This application claims the benefit of U.S. Provisional Application Ser. No. 60/334,936, filed Dec. 4, 2001.


1. Field of the Invention

The present invention relates to a cooling garment, particularly a wearable jacket containing ice for cooling the wearer.

2. Brief Description of the Related Art

The carotid artery supplies blood to the head and neck. The left common carotid artery branches directly off the aortic arch. The right common carotid artery branches off the brachiocephalic artery. Cooling the blood flowing through the carotid could be vital to providing comfort to individuals experiencing excessive over heating endured as the result of environmental or physiological conditions.

Many environmental and physiologic conditions cause elevated body temperatures. Such conditions can cause discomfort and dehydration, nausea, dizziness, and fainting spells, among other unhealthy physical signs and potentially dangerous symptoms. A variety of industries and climates inflict uncomfortably and, at times, intolerably high temperatures upon persons. For example, heat sources in nuclear plants and foundries produce heat capable of driving temperatures in such plants up to 120 degrees Fahrenheit or more. Conditions resulting from heat stress in such environments can increase risk of significant mistakes in judgment, absenteeism, and down time. Weather conditions experienced while engaged in outdoor activities similarly can have a deleterious biophysical effect.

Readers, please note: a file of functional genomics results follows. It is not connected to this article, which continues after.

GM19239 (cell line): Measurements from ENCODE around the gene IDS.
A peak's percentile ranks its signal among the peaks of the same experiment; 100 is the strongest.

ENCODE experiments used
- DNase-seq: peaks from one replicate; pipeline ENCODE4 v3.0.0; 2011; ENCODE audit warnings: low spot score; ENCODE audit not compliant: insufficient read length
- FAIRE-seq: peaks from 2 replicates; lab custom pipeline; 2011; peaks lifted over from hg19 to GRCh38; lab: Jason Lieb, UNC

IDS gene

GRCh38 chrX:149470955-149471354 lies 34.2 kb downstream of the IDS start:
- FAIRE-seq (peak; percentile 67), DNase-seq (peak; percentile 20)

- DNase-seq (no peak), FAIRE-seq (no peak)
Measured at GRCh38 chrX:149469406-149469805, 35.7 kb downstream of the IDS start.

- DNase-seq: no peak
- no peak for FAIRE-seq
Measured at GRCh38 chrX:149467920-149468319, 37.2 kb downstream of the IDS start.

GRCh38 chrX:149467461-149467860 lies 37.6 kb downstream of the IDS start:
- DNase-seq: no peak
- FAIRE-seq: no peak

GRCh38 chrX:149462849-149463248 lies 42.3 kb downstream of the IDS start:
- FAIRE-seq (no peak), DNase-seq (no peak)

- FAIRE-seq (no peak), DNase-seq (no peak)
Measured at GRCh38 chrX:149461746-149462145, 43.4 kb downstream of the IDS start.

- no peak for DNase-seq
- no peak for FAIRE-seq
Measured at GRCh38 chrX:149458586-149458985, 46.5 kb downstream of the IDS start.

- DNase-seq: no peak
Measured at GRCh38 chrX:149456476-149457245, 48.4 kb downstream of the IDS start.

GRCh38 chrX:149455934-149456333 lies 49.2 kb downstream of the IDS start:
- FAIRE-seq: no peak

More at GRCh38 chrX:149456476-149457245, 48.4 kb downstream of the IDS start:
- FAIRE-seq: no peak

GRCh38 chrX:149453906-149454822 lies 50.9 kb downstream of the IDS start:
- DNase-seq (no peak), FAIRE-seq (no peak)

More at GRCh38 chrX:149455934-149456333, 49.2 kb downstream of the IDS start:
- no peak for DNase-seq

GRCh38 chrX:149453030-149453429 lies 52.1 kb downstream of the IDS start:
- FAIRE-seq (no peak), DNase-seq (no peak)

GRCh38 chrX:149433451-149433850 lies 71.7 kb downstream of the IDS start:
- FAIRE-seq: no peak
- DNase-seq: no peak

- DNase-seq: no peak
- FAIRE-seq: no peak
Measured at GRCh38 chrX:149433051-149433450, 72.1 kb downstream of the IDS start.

In addition, many physiological disorders and conditions are accompanied by elevations of body temperature, some of which include multiple sclerosis, trauma patients suffering injury to the spinal cord or brain, and patients with burns, various local, regional or systemic viral or bacterial infections, and other physiological disorders and condition which can benefit from therapeutic cooling. Further, workers in many industries are required to wear layers of protective clothing to protect against pollutants such as asbestos fibers and radiologic contamination in nuclear plants, which may cause elevation of temperatures and loss of body fluids.

Various garments for cooling the body are known in the prior art. U.S. Pat. No. 5,146,625 to Steele et al., for example, discloses a wearable vest having front and back torso-covering panels with pockets that receive gel cooling packs. The front and back panels undesirably add weight to the garment, and the vest does not extend upward toward or around the neck, so that cooling of the carotids and neck is not maximized. Further, the vest is limited to using self-contained, gel cooling packs, and hence is not readily rechargeable once the cooling packs have warmed to ambient temperature.